Selling a home can be a stressful experience, especially in the dead of winter when temperatures are dropping, snow is piling up and Americans take the concept of cocooning to a higher level.
Brokers agree that the winter months are the toughest months to sell homes. It's almost impossible to lure potential buyers -- cash-strapped from the holidays -- out from in front of a roaring fireplace to shop for a new home.
"People tend to panic a little bit when they see snow and they nTC stay in the house," said Joanne Figge, an owner and broker with the Prudential Residential 1 Realtors in Columbus, Ohio.
Yet, if you absolutely must sell during this time of year or if you don't mind a lot of mud, snow and salt tramped through the house, the effort needn't be futile. You can even turn a negative -- the slow season -- into a positive. Any buyers in the market now surely must be motivated. And many of the houses on the market in competition with yours are probably dogs left over from the previous selling season.
In any case, sellers can get out of their houses quickly without slashing thousands of dollars off the asking price by following a few simple tips offered by brokers around the country.
The first step, say brokers, is for sellers to be realistic in valuing their home because inflated prices won't attract attention, especially with fewer buyers in the market.
Just because your home is the only one on a block with a two-car garage, sauna and sun room, doesn't make it more valuable.
"We always caution people not to over-accessorize because they certainly won't get full value back," said David Tuscany, owner and broker of Re/Max Suburban in Sterling Heights, Mich.
The nonprofit, Washington-based United Homeowners Association operates a toll-free line (800-UHA-6644) that allows sellers to find out what homes in their neighborhoods have sold for recently. The service costs $5.95.
After setting a price, the next step is to clean up any clutter. This will make rooms seem roomier.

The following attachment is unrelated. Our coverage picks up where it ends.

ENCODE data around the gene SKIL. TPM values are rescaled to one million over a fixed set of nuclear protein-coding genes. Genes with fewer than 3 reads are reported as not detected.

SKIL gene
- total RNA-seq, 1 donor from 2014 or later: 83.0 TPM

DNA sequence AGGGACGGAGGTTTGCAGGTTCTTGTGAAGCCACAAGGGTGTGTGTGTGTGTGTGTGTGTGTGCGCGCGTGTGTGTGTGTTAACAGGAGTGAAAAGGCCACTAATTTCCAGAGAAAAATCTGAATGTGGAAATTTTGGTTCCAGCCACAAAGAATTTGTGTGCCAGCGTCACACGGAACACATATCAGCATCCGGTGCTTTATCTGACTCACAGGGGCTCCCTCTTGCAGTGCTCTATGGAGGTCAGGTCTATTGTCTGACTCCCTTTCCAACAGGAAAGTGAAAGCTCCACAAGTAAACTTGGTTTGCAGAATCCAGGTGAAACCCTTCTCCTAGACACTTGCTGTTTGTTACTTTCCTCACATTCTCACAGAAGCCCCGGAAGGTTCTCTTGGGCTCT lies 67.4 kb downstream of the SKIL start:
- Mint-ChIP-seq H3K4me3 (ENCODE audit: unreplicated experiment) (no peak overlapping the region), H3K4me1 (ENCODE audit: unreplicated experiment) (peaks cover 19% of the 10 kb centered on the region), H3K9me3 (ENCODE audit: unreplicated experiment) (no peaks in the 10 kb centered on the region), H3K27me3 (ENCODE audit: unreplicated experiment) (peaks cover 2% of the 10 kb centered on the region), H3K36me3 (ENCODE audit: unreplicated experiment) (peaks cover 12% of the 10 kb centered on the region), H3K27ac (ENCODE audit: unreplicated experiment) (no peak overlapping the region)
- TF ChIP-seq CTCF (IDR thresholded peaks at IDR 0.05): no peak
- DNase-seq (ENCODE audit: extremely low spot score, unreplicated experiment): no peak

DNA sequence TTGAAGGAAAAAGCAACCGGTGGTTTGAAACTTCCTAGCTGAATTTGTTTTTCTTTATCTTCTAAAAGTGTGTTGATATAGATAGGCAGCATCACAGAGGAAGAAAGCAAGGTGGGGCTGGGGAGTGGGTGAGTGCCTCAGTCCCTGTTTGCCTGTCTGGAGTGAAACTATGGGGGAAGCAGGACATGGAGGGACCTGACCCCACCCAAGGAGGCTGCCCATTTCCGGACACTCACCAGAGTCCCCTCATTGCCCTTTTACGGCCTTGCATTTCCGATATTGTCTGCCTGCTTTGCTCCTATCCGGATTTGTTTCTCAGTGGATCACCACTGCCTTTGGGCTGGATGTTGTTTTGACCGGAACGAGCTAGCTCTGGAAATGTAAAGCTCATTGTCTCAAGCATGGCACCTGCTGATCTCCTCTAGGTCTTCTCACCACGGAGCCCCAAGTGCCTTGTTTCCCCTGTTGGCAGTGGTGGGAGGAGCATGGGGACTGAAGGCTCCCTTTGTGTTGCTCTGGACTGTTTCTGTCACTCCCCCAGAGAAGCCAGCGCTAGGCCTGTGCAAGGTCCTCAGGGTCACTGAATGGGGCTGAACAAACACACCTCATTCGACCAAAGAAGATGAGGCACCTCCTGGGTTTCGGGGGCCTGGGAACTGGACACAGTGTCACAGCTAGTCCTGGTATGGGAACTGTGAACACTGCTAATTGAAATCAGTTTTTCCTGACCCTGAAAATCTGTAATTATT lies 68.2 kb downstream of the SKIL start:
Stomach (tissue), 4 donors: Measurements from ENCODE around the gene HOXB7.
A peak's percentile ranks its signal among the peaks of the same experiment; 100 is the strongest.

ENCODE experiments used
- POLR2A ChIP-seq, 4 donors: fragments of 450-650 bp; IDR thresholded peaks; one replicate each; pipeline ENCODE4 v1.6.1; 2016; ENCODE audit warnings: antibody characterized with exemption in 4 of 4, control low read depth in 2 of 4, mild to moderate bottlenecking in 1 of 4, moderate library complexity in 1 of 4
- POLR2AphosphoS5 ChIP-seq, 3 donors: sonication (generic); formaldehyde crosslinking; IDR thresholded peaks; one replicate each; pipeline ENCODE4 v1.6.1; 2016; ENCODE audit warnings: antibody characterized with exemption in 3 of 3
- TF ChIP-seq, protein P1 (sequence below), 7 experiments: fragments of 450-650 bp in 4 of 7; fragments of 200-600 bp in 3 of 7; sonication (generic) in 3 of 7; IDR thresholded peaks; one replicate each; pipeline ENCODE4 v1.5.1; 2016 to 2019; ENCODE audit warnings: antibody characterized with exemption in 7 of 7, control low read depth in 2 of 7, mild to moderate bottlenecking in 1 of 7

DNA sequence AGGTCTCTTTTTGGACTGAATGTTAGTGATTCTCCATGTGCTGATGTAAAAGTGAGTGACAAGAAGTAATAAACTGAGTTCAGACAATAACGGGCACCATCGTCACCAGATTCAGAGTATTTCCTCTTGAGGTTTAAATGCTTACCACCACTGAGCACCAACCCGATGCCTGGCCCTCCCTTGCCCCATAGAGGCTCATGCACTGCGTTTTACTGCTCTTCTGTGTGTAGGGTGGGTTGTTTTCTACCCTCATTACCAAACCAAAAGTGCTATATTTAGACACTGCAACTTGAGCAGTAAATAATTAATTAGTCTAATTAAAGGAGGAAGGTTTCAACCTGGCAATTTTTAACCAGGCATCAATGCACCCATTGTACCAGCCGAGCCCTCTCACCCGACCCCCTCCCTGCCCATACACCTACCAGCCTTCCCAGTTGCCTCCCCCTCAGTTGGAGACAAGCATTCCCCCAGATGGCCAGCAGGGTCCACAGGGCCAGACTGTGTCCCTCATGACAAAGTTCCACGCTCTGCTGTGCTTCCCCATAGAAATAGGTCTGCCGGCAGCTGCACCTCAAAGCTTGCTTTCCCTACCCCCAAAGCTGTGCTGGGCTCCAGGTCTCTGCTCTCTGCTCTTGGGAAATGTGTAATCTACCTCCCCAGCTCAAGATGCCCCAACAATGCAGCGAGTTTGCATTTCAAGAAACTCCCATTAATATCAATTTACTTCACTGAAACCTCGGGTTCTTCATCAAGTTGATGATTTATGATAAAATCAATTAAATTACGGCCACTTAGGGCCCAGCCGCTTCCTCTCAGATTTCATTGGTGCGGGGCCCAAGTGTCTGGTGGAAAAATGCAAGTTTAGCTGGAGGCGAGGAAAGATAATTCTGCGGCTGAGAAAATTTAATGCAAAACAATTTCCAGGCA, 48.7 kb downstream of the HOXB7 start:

And don't forget to wash the carpet, tidy up the garage, clean out the fireplace and make sure everything is in working order. If necessary, repaint certain rooms in neutral colors such as beige or white.
"A good idea is to replace all brass in and out of the house, including the kickplates on the doors and the light fixtures," Tuscany advised. "This could be done for under $100."
It's also wise to have a professional inspect that snow-covered roof to make sure there are no problems.
If not, buyers can demand -- and get -- a reduction in the sales price based on the useful life of the roof and the likelihood that they would have to replace it with a new one.
"It only costs $50 for an inspection and could end up saving a seller thousands of dollars if the buyer thinks it needs replacing," said Linda Law, an owner and broker with Re/Max Cherry Creek in Denver.
Unlike other times of the year, you may be able to save some money by overlooking stuck or squeaky windows. That's because few prospective buyers think to check the windows when it's cold out.
Next, make sure to dig out pictures that show the house during the spring and summer, when flowers and trees are in full bloom.
"People want to see that the daffodil bed out front and the fish pond in the back are really there," Figge said.
After a thorough cleaning and inspection, you're now ready to show the house. Just make sure to shovel the snow from the driveway and walkway before prospective buyers show up at the front door.
Then, probably most importantly, pull open all drapes and turn on the lights in every room, including the basement.
"A lot of times a house can be pretty dark and gloomy in the winter," Law said.
"And if the lights aren't on in a particular room, people tend not to go in and they might not see that great little wine cellar or finished basement."
Put on a pot of coffee, open a new box of tissues and set out a few peppermint drops to help stem runny noses and soothe sore throats.
If you have time, freshly baked cookies are a nice touch.
It also doesn't hurt to create a little ambience by lighting a few scented candles and turning on some easy listening or classical music. No hard rock or rap.
"These things appeal to the senses and project a real homey feeling," said Lee Scontz, a broker and office manager with Coldwell Banker/Fraser and Fraser Real Estate in Truckee, Calif., near Sacramento.
Using these tips helped Re/Max's Law sell a home on New Year's Day, after getting a phone call from the buyer the day before requesting a tour.
"The house was even sold for what the sellers were asking," Law said.
Pub Date: 2/23/97